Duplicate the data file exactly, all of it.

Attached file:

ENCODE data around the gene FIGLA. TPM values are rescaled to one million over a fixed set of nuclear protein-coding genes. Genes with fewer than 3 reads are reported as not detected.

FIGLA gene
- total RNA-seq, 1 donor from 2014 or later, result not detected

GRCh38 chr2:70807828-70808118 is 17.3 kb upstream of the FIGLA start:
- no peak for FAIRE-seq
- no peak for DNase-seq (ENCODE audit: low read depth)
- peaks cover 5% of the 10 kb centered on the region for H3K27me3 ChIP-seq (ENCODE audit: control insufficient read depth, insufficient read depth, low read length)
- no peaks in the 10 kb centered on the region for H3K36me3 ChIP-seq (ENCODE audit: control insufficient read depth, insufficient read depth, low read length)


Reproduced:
ENCODE data around the gene FIGLA. TPM values are rescaled to one million over a fixed set of nuclear protein-coding genes. Genes with fewer than 3 reads are reported as not detected.

FIGLA gene
- total RNA-seq, 1 donor from 2014 or later, result not detected

GRCh38 chr2:70807828-70808118 is 17.3 kb upstream of the FIGLA start:
- no peak for FAIRE-seq
- no peak for DNase-seq (ENCODE audit: low read depth)
- peaks cover 5% of the 10 kb centered on the region for H3K27me3 ChIP-seq (ENCODE audit: control insufficient read depth, insufficient read depth, low read length)
- no peaks in the 10 kb centered on the region for H3K36me3 ChIP-seq (ENCODE audit: control insufficient read depth, insufficient read depth, low read length)